Conversations with my father

A month before my father died unexpectedly, he and I visited the cemetery in Providence where both his parents were buried, and where unbeknownst to either of us, he would soon be as well.

It was an unusually warm and sunny winter day, and as we placed flowers on the grave, a smile of contentment spread across my dad's face.

"I take comfort knowing I'll be here someday," he said. "That my children will come and visit, that my grandkids will run across these gardens, listening to stories of their dear old Grandpa."

"Don't talk like that!"I scolded him.

But he kept on smiling--basking in the sun and in his happy mood.

Last week, after many years, I returned to the gravesite and kneeled beside the marker--a reminder of a beloved husband and father.

"You would be so proud of me, Pop," I said--my tears washing over the stone. "You would be so proud of what I've done for myself--you would really like who I've become."

Sitting at the sidebar

It's early for this one--guess I'm just funny that way.

Friday, October 10, 2008

Swimming success



Congratulations to my Cousin and friend Emma Gardner, for having her beautiful "Fishtail" Rug nominated for a 2008 Best of Year Award by Interior Design.

Good luck Emma!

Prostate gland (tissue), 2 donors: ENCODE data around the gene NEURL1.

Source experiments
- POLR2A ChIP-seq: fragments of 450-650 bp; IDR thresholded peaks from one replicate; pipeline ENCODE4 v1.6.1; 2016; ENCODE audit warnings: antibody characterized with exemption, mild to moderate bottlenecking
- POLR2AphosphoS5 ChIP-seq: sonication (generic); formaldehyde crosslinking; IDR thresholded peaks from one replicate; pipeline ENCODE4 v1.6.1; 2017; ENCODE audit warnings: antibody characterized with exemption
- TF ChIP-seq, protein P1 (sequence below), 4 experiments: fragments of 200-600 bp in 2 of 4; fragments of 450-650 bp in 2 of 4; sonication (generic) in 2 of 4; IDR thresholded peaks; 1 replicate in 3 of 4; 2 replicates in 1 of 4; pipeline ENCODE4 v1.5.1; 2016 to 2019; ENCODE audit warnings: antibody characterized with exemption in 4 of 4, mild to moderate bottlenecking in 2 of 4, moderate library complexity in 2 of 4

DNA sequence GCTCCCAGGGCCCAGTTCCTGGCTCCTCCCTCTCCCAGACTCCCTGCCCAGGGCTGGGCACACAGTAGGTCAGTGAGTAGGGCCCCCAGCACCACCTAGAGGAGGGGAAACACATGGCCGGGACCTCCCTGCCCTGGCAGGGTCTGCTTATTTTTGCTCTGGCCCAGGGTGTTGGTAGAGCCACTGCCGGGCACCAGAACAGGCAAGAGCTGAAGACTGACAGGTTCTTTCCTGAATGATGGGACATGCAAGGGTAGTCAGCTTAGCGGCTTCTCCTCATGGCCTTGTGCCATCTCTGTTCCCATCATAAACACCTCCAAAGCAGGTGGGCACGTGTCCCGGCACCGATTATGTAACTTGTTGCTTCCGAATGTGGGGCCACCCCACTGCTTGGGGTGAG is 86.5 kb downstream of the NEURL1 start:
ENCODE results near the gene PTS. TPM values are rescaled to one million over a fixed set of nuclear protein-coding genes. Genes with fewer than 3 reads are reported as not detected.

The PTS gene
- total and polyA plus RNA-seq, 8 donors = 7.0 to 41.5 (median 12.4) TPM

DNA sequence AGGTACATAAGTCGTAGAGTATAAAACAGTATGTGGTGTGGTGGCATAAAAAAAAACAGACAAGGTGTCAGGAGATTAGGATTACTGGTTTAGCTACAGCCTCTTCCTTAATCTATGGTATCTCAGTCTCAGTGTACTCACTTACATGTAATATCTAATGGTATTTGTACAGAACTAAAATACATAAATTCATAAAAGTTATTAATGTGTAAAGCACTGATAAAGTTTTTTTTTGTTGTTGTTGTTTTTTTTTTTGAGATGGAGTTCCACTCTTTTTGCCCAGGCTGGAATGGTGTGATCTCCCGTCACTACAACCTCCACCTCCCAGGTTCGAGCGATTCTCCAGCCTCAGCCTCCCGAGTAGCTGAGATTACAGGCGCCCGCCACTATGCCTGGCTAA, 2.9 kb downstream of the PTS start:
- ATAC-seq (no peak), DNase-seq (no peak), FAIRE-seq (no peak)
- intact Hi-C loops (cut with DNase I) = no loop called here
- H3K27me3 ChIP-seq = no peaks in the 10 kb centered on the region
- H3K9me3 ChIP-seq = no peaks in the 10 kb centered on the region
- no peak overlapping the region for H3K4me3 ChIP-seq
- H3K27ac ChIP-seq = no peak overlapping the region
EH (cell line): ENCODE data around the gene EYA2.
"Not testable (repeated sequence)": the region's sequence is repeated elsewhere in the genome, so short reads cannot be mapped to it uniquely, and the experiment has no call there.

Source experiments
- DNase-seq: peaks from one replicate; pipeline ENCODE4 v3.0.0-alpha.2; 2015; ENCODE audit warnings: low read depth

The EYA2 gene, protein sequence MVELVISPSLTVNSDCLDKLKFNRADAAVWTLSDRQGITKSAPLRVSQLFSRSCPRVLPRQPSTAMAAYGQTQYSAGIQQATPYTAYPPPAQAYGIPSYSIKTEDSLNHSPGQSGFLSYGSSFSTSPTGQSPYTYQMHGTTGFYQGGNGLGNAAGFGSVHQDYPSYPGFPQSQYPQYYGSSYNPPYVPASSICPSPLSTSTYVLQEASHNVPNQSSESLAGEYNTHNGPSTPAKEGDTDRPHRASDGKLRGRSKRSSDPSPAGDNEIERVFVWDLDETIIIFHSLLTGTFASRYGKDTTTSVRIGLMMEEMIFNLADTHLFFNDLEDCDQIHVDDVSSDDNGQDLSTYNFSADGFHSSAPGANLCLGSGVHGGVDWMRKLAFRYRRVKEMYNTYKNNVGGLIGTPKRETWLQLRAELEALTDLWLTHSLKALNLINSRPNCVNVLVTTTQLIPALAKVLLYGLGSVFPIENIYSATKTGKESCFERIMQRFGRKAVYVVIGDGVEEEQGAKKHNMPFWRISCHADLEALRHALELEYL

In my dreams

Last night I dreamed I was in a wheelchair, struggling to get into an elevator. Everyone inside was waiting for me, and finally I stood up and said, "Why the hell am I sitting in this thing? I can walk!"

Thursday, October 09, 2008

Vow

When I got married I wore black silk pants. If I ever marry again, I'm going to wear a beautiful dress.

In my dreams

Last night I dreamed the motherboard on my computer got wet, then broke apart altogether. My friend Paul started to fix it, but he had to stop because his wife and his mother were looking for him, demanding he come home. I started to cry and told Paul that all of my work, my heart was in that computer and I couldn't bear to lose it. He tried to stay hidden from his wife and mother while continuing to work on it, but eventually they found him. He returned home to his family, and my motherboard remained broken.